According to the United Nations 40,000 of the estimated 60,000 inhabitants of Kadugli, capital of Southern Kordofan state, on the border between north and south Sudan have fled their homes as bombing by the Khartoum government continued into its sixth day.
Southern Kordofan borders the oil-rich states of Unity and Upper Nile in Southern Sudan, which will assume control of about 75 percent of Sudan’s daily oil production of 490,000 barrels of oil at independence. The crude is pumped mainly by China National Petroleum Corp., Malaysia’s Petroliam Nasional Bhd and India’s Oil & Natural Gas Corp. The state pumps about 115,000 barrels per day, according to Sudan’s minister of state for oil, Ali Ahmed Osman.
Under the peace agreement, the northern and southern armies were due to jointly patrol Southern Kordofan and Blue Nile states on the northern side of the border and Abyei. All three areas were key battlegrounds during the civil war. The clashes in Southern Kordofan pit northern fighters who served with the southern rebels during the civil war, mainly from the Nuba ethnic group, against the Sudanese army.
The former deputy governor of Southern Kordofan, Abdel-Aziz Adam Al-Hilu, called on “all marginalized people” in northern Sudan to struggle to topple al-Bashir’s government.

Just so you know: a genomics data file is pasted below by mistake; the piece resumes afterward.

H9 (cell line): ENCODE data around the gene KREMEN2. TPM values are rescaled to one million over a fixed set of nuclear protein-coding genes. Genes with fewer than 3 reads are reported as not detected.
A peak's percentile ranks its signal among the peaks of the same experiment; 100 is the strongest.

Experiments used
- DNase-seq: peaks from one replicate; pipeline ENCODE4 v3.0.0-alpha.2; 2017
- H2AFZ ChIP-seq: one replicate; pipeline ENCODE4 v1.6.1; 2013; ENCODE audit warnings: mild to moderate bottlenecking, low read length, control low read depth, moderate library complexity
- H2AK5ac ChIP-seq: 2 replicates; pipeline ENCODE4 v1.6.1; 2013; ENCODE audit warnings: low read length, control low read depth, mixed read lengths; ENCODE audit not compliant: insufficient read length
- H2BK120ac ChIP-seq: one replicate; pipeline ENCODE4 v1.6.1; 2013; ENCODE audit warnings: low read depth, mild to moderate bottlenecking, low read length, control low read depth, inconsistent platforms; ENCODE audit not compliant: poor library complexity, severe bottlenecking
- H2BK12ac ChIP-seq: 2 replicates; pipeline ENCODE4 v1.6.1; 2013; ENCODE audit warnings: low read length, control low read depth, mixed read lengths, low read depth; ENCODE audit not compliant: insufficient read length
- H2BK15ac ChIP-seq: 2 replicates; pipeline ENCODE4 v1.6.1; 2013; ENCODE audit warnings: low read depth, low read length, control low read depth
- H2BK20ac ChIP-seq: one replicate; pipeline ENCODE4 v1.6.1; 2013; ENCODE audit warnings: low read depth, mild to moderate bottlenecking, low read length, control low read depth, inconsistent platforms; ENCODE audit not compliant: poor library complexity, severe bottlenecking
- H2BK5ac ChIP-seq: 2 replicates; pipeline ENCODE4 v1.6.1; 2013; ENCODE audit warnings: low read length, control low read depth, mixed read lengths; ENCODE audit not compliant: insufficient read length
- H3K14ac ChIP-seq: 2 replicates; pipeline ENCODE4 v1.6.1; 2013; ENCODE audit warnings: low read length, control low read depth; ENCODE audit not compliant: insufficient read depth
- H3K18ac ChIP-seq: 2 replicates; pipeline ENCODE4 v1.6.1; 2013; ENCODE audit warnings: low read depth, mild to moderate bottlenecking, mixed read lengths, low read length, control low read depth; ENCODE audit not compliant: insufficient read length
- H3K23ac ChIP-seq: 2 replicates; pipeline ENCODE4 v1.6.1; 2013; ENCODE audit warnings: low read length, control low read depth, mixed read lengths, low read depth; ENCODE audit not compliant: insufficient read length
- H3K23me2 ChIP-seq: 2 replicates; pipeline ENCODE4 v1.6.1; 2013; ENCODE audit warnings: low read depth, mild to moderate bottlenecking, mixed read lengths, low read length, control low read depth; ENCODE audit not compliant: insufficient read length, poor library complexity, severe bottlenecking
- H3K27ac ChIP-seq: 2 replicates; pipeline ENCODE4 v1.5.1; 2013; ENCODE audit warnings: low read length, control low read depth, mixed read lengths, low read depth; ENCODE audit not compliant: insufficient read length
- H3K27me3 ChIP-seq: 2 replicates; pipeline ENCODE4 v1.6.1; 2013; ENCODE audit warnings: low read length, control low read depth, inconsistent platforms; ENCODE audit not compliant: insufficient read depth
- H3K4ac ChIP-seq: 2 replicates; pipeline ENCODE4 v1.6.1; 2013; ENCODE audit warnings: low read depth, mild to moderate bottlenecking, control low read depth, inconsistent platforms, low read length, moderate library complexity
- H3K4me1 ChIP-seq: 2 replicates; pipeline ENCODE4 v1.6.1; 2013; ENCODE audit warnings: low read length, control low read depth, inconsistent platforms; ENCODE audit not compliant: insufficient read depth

“The people want to topple the regime to achieve radical change in the center to remove all forms of marginalization,” Al-Hilu said in a statement yesterday. “Be it by armed struggle, popular uprising, civil disobedience, strikes or protests,” he said.
Al-Hilu lost the election for governor in May to Ahmed Haroun, who’s wanted by the International Criminal Court over allegations he was involved in war crimes in the Sudanese western region of Darfur. (Information from the San Francisco Chronical: Karl Maier and Heather Langan, editors)
U. S. position on Sudan’s conflict:
The recent aggression by the government in Khartoum has put the possibility of normalized relations with the United States into grave jeopardy.
In the 2005 Comprehensive Peace Agreement of 2005, northern Sudan agreed to honor the independence of the south in part because the United States had indicated that it was willing to lift sanctions on the north and normalize diplomatic relations if the government in Khartoum met certain conditions. But Susan E. Rice, the American ambassador to the United Nations, said the recent northern aggression, especially in Abyei, was not helping Khartoum’s case.
“They have put into grave jeopardy the implementation of the roadmap,” Rice said.
“Because they have not only not fulfilled their obligations, they are doing the opposite. “But if they were to pull out and withdraw their forces, and allow for a neutral peacekeeping presence” in Abyei, Ms. Rice said, “it’s not necessarily too late. But they have to hurry. The world is watching and waiting.”